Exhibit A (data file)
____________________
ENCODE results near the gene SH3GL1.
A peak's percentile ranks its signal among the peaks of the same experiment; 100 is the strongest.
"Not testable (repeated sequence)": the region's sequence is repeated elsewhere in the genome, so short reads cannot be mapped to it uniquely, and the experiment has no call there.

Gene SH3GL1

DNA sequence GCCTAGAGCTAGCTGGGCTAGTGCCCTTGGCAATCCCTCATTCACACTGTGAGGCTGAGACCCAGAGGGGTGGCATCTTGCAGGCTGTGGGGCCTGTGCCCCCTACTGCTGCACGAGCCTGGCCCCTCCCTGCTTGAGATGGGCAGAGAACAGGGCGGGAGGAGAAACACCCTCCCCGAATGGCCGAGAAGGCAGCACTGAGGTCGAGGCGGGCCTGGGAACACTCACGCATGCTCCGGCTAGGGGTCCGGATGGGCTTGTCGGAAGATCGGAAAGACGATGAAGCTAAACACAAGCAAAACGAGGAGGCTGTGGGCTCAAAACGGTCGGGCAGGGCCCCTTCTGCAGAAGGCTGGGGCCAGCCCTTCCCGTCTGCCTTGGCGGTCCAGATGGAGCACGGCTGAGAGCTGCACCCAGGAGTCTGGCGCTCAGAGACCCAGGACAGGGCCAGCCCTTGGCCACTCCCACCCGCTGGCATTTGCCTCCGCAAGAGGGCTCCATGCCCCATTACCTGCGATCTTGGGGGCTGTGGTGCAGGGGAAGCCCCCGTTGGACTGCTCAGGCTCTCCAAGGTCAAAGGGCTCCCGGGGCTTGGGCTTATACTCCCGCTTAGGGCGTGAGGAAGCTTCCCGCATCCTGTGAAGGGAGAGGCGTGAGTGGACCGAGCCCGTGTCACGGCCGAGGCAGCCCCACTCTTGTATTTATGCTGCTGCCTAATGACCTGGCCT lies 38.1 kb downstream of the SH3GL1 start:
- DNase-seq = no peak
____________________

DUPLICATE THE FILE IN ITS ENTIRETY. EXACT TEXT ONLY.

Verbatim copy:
ENCODE results near the gene SH3GL1.
A peak's percentile ranks its signal among the peaks of the same experiment; 100 is the strongest.
"Not testable (repeated sequence)": the region's sequence is repeated elsewhere in the genome, so short reads cannot be mapped to it uniquely, and the experiment has no call there.

Gene SH3GL1

DNA sequence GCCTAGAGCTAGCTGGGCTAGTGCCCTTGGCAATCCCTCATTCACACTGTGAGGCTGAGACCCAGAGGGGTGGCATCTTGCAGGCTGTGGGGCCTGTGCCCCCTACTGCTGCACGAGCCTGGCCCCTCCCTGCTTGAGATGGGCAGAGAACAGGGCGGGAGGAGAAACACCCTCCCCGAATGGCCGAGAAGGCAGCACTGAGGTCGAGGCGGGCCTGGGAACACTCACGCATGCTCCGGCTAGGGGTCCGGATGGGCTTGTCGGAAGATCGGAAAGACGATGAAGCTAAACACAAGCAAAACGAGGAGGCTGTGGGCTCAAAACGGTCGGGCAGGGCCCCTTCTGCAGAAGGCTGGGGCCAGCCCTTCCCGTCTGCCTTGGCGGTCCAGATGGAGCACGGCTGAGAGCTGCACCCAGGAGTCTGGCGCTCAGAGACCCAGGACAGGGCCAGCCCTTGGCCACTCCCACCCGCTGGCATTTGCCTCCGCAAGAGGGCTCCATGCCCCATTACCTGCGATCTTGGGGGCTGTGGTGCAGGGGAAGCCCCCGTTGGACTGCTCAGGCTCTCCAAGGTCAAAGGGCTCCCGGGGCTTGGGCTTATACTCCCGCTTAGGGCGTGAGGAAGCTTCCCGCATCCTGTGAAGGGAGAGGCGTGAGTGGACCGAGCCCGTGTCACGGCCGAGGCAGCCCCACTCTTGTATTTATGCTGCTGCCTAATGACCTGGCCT lies 38.1 kb downstream of the SH3GL1 start:
- DNase-seq = no peak